Poetry: Selections from Jim Burns

Skeletons’ Night Out
Guy walks into a bar.
Sounds like the start of a joke,
maybe with a talking horse
or dog involved,
but it’s no joke,
it’s a dream,
my dream.
I have these dreams
dredging up the detritus
of a life that has kept rolling on
longer than I would have ever imagined
when I was young
and dreams were full of hope, not regret.
Now the rolling stone divests itself
of its gathered moss.
Anyway, the dream.
So, I walk into this
all-night bar and grill,
Edward Hopper sort of stuff,
glance around at the few customers,
think right away
there’s something
kind of off about them,
well-dressed, well-behaved,
but something just off.
And then I realized
they were thinner than skin and bones,
they were just bones,
they were all skeletons.
A male skeleton had his hand
under the table
on his female companion’s knee,
no skin to touch,
just phalanges on patella,
but he made do.
And there was an old jukebox
with a teen skeleton leaning against it,
trying to look cool
and feeling and keeping time with the beat,
while a couple was dancing boogie-woogie,
bones clanking as if they were jousting.
At the counter three old men
sat and talked of the days before jukeboxes
when they danced to live bands until sunrise,
and when one turned to pass the catsup,
as red as the blood they lacked,
I could tell it was my father.
I went up and put my arm
around his hard, cold shoulders
and said, Dad, how’re you doing,
and it all seemed natural like.
But he turned around real slow and said,
I’m dead, when you’re dead
everything’s pretty much the same all the time,
but I sure do like the coffee here.
And then he asks could I stay and have a cup,
so I take another look around
and I say, No thanks, I need to go,
and he winks and says, I understand,
and I walked right back out of there,
but I know someday I’ll return.

The Blank-Faced Man
The blank-faced man came to call last night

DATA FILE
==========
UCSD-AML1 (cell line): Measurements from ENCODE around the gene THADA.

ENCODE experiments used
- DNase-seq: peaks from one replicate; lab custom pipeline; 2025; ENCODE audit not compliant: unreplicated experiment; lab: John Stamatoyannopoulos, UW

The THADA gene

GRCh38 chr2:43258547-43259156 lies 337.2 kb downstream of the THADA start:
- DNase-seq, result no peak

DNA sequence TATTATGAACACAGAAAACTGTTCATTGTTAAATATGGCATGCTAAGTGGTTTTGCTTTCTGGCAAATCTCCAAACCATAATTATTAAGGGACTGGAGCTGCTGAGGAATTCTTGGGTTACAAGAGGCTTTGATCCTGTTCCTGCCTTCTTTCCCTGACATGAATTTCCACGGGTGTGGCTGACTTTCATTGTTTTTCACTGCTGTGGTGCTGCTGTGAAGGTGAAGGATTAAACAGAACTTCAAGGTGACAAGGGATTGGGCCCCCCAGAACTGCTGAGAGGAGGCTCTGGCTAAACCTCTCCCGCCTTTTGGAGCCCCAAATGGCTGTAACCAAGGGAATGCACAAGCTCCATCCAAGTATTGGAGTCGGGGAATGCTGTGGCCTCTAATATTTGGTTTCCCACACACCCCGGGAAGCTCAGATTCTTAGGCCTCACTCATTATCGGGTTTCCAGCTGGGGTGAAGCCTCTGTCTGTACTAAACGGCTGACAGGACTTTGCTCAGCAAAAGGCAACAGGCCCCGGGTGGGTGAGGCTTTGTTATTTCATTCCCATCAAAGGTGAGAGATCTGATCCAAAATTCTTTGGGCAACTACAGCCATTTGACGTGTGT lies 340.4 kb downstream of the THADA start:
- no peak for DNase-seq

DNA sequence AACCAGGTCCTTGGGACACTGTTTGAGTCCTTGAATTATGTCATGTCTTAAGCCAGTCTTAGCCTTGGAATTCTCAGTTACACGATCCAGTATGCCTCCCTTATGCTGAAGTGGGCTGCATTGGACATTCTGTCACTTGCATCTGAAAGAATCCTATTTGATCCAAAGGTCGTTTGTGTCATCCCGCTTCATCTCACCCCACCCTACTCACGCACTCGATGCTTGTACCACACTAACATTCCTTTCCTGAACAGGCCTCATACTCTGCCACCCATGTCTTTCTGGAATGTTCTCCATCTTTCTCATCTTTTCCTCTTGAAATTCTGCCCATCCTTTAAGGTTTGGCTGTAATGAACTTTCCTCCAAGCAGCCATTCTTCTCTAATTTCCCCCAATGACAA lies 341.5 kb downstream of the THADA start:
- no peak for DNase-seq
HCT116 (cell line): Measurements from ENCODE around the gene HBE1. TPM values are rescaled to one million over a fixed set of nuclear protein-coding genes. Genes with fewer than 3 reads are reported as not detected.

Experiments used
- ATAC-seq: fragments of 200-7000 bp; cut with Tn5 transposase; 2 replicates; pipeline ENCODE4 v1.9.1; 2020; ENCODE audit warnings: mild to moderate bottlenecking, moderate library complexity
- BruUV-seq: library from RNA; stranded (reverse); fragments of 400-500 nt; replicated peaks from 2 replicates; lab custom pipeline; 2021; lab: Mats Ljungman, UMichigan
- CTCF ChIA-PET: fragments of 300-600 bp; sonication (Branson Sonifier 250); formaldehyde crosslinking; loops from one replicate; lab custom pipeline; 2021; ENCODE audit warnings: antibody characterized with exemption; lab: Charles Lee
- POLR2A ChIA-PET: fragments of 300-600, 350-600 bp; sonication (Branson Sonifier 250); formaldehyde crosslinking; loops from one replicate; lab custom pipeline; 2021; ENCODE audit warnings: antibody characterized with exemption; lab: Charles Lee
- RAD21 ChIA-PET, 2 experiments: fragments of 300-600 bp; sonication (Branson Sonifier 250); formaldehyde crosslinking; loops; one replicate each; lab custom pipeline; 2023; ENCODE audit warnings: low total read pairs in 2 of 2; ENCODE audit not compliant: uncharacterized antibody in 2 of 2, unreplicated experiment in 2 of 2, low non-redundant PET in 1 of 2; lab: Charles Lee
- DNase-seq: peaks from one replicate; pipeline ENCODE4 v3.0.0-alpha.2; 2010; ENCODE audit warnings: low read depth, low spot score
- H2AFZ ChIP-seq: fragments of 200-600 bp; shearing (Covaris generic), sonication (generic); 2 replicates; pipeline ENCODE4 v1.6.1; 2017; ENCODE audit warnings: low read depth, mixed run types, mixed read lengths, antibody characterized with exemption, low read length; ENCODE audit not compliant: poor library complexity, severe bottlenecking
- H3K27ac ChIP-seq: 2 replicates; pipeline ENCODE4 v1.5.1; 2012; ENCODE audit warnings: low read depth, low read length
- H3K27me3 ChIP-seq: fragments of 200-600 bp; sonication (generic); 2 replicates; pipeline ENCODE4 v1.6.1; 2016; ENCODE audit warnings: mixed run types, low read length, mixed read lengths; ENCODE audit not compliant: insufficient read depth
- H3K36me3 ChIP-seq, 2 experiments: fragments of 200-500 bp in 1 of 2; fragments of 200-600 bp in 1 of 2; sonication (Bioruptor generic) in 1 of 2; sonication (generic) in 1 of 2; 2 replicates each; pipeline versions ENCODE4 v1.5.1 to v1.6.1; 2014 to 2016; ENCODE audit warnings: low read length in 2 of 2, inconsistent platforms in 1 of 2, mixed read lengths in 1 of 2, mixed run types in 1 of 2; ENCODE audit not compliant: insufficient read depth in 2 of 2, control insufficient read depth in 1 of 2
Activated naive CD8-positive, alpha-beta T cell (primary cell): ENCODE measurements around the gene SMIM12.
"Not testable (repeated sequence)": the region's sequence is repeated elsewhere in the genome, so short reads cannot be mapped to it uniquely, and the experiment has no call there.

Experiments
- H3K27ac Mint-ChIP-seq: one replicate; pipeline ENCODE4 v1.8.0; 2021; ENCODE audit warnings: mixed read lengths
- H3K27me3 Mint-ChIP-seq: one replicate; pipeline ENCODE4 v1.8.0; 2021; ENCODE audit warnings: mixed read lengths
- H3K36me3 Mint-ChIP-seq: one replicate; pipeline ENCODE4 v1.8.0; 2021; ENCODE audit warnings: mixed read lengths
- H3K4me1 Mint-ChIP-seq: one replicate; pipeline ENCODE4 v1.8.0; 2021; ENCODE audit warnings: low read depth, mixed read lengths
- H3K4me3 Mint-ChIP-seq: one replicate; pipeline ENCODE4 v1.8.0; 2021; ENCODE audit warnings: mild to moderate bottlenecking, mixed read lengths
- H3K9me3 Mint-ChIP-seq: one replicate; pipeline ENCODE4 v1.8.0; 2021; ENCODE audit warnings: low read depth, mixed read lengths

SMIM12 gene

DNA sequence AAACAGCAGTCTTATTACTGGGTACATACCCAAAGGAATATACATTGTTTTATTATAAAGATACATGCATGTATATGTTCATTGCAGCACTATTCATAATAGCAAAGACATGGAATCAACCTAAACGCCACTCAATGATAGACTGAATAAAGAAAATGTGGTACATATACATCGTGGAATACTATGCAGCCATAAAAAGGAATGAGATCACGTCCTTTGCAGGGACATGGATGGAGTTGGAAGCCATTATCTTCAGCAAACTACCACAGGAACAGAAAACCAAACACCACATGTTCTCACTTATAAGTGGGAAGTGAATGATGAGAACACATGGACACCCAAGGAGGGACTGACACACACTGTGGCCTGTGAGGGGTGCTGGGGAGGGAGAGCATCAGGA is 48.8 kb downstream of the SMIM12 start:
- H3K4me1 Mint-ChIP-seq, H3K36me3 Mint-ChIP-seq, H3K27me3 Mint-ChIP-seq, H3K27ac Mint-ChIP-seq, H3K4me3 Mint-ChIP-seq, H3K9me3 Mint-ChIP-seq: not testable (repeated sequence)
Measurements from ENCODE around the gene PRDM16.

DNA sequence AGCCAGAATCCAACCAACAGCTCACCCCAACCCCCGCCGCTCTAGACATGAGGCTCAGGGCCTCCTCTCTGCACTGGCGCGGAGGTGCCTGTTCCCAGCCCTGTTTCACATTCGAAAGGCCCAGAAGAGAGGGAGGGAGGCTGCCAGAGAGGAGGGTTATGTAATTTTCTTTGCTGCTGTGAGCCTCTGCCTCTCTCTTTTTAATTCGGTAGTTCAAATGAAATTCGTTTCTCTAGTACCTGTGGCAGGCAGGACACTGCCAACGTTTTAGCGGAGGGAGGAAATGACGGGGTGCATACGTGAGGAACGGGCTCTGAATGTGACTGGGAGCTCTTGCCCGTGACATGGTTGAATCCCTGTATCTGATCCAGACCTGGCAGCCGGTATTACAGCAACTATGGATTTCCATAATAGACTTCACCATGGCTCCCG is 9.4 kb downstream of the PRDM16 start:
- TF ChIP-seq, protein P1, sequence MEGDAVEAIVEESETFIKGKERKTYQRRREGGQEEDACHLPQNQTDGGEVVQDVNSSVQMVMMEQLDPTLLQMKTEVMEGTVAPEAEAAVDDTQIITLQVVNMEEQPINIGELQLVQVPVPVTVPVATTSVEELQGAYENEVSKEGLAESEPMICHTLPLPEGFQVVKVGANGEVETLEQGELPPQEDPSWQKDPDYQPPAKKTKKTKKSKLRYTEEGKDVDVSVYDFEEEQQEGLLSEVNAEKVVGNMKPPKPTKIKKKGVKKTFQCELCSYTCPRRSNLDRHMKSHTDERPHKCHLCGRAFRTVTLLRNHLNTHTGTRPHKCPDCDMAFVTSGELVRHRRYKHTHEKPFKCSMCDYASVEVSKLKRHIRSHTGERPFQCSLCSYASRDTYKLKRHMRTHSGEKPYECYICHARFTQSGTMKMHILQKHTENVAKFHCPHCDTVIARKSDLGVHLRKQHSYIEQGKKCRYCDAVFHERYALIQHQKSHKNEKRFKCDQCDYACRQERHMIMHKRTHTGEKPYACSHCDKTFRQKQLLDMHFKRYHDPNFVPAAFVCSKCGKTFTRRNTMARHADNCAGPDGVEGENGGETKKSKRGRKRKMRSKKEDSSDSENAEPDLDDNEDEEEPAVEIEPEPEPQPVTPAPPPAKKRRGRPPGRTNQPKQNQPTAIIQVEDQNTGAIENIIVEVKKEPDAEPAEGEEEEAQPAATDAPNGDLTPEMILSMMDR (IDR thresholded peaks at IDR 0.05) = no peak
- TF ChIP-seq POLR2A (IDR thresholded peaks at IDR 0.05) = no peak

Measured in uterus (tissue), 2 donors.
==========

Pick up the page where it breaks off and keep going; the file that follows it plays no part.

and sat by the bed in my chair
His intent seemed not to be fright,
and when I awoke he tousled my hair.
He had no key so I was surprised
but I didn’t know how to speak
as he sat there with watery blue eyes
and face so long and bleak.
Fist resting on chin and elbow on knee
he perched there without a word,
but I feared what his mission might be,
like Poe’s raven, an ominous bird.
After awhile he arose and turned
and left without revealing his scheme,
and in me remained the question that burned,
was he Devil, Death, or a dream?

Black Rose

the world opens
unto you
like a flower
a black rose
and inside
lies a black spider
waiting for you
to both
sniff the fragrance
and feel the pain

Riders in the Night

drive through the night,
the Angel of Death rides shotgun,
sometimes she perches on my shoulder
like a prized parrot
squawking in my ear to remind me
of her eternal presence,
otherwise she sits beside me
quietly preening her wings,
satisfied that she has my attention.
All in all she is a more agreeable companion
than the Grim Reaper,
he of hood and scythe,
an overly serious chap
too consumed by his job, always on call,
I can’t imagine him perched on my shoulder,
instead he sits there in his seat,
tense, upright, but bent forward at the waist
himself a victim of time and his calling,
forever all-business,
insisting that I must turn here, turn there,
that only he knows how to get to
wherever it is we’re going

and showing how eager he is
to lead me to our destination.
The Angel, on the other hand,
seems less hurried, less bossy.
secure in the knowledge
that our trip will ultimately be through
and her purpose fulfilled.
The moral of this story is simple,
if you’re driving through a pitch-black night
and are hailed by two hitchhikers,
pick the wings over the scythe,
you won’t live to regret it.

Jim Burns was born and raised in rural mid-20th century America in a place where Roses are red, violets are blue was considered fine poetry. He attended Indiana State University where he obtained his B.S. and master’s degree in history, and Indiana University. From the latter he got a master’s in library science and spent most of his working life as a librarian. He wrote some poetry in his youth, then returned to it after retiring, finding it was a good way to preserve his mental faculties, as much as possible, that is.